You might have thought the “dog” in question was the infamous, metaphorical Black Dog of temperamental melancholy and clinical depression. Maybe our philosopher did have a touch of that, as well as a procession of four-legged friends, but he’s always seemed to me too enthusiastically and aggressively (and entertainingly) pessimistic for any reductive diagnosis. Anyway, my black dogs are the picture of happiness. My black cat, on the other hand…*
From Schopenhauer’s Studies in Pessimism:
I shall be told, I suppose, that my philosophy is comfortless—because I speak the truth; and people prefer to be assured that everything the Lord has made is good. Go to the priests, then, and leave philosophers in peace! At any rate, do not ask us to accommodate our doctrines to the lessons you have been taught. That is what those rascals of sham philosophers will do for you. Ask them for any doctrine you please, and you will get it. Your University professors are bound to preach optimism; and it is an easy and agreeable task to upset their theories.
Actually, things have changed since Arthur’s time. I’m about the only living university professor I know who “preaches optimism,” and I really don’t preach at all. I do look for authentic grounds for hopefulness, because I have children and students and they have a future.
I also have dogs. As indicated a few posts ago, I don’t think anyone who loves dogs (as Schopenhauer did) can be all bad. He learned (as did Walt Whitman) what they teach so well:
There is one respect in which brutes show real wisdom when compared with us—I mean, their quiet, placid enjoyment of the present moment. The tranquility of mind which this seems to give them often puts us to shame for the many times we allow our thoughts and our cares to make us restless and discontented.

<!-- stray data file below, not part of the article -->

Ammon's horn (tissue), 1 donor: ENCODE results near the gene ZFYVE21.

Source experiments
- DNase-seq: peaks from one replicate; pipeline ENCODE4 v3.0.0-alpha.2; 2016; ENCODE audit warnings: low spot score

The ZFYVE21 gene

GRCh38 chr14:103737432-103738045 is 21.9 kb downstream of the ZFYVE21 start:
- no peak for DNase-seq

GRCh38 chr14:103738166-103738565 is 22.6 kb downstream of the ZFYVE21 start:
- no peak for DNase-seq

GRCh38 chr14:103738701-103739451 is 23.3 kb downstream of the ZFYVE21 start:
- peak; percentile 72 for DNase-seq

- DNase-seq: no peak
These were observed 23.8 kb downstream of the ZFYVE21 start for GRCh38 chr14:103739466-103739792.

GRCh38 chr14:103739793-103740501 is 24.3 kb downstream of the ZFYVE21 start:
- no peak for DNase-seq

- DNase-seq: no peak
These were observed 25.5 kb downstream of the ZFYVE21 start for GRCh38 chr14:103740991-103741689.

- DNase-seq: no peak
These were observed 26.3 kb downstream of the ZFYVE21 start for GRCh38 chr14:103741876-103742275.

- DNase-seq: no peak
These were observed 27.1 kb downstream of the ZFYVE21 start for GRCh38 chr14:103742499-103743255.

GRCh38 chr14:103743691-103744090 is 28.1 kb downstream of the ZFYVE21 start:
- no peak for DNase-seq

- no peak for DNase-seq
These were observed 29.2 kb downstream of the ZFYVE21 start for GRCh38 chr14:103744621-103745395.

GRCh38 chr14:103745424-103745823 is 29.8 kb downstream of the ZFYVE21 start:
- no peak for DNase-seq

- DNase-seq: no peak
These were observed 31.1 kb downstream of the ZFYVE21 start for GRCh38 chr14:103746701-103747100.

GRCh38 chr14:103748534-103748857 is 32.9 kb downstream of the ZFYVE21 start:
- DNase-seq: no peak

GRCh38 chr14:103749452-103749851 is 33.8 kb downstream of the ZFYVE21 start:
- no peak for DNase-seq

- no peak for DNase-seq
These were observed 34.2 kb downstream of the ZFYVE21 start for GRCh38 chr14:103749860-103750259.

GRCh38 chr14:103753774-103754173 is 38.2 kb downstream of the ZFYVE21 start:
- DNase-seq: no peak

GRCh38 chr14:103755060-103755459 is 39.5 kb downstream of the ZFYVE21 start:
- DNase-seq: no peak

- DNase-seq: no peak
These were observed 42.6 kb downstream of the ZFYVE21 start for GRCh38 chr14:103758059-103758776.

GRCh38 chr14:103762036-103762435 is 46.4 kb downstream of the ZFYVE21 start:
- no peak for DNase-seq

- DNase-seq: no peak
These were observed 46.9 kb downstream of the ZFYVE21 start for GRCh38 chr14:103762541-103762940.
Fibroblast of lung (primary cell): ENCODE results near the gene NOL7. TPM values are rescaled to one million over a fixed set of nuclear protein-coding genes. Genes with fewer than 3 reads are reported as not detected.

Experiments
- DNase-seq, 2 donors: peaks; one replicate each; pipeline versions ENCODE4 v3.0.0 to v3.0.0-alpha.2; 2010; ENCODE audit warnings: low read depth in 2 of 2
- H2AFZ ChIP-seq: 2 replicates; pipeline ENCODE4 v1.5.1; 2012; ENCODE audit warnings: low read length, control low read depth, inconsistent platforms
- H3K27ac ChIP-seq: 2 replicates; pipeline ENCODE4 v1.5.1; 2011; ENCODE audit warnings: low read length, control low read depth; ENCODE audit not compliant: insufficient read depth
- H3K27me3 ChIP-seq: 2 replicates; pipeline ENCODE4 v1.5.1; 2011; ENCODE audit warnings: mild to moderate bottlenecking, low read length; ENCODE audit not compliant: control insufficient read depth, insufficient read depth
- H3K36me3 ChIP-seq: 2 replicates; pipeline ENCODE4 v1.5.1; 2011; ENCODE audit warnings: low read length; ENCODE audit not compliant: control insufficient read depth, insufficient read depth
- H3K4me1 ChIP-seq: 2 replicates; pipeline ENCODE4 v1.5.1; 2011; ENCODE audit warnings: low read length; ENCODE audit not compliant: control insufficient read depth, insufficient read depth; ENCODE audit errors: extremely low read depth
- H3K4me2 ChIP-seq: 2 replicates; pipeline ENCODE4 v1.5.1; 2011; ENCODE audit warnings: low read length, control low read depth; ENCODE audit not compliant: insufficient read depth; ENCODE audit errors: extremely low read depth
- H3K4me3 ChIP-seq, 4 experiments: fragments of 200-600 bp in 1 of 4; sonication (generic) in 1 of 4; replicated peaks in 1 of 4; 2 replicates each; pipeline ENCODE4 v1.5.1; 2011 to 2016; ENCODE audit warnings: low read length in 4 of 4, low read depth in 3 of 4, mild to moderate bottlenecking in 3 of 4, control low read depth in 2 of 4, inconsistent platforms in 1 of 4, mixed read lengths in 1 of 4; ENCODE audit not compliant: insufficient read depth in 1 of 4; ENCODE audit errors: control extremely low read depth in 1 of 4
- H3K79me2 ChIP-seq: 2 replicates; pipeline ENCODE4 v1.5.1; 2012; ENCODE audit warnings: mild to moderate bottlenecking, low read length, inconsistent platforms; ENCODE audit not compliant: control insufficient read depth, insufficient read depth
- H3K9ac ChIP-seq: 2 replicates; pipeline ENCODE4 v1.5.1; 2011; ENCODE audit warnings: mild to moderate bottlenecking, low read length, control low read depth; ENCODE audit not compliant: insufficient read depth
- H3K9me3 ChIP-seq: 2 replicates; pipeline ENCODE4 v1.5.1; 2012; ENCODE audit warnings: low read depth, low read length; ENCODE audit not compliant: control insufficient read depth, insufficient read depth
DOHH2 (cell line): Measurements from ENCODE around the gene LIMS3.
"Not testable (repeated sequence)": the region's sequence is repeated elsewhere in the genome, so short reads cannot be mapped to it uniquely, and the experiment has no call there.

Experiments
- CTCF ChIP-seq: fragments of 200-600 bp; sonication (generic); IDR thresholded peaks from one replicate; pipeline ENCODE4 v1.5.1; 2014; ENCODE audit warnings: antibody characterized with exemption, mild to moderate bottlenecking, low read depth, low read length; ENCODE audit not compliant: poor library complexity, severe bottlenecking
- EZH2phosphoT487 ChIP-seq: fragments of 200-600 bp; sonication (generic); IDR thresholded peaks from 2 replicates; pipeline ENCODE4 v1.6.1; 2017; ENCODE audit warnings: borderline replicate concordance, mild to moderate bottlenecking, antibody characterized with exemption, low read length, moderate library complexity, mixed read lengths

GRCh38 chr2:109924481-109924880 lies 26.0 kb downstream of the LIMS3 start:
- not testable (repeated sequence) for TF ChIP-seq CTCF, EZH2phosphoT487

That’s “Atman” at Arthur’s elbow, one of a series of canine alter egos he named “Self.” He used to reprimand the pooches with “Bad human!”
We pragmatic optimists, on the other hand, hold ourselves and our pets to fairer, more species-appropriate standards. We don’t accept (yet) that the worst is yet to come. We’re not really “optimists” but meliorists, just trying to take a sad song and make it better. A twist can’t hurt.
[Schopenhauer on PhilosophyTalk… The Schopenhauer Cure… SEP… Self-help for Pessimists… Misanthropes… Mark Stone’s Schopenhauer… Here Come the Germans…Schopenhauer on “In Our Time“…The Art of Controversy]
Schopenhauer, the oddly-cheerful pessimist, said Kant was right in denying that we could know “things-in-themselves”s but wrong in not naming the one great “thing-in-itself,” the pointlessly-willful universe. But after all, “the human body is suited to survive in this world, not to seek truth.” I’m still going for both.
He was an inadvertent and incomplete evolutionist, more like Spencer (who was the only sibling of nine to survive, JMH notes) than Darwin in noticing the dog-eat-dog quality of a world in which struggle and suffering outpace insight, cooperation, and progress. What we need is a “doggy-dog world” (if you’re a fan of Modern Family you might get that reference) in which both the strong and the sweet (in Darwin’s own words “the vigorous, the healthy, and the happy survive” and flourish. “There is grandeur in this view of life…”
Schopenhauer was a guy with issues, clearly, a guy in desperate need of a cure. I’m sure art and music must have helped, along with Atman. And maybe he self-administered a small dose of pantheism too.
“Better to embrace Spinoza’s and Einstein’s solution: simply bow one’s head, tip one’s hat to the elegant laws and mystery of nature, and go about the business of living.”
But renunciation of relationships and detachment from the world strikes me as a less-than-promising way to extract the full meaning of each present moment, no matter how “selflessly” you propose to live.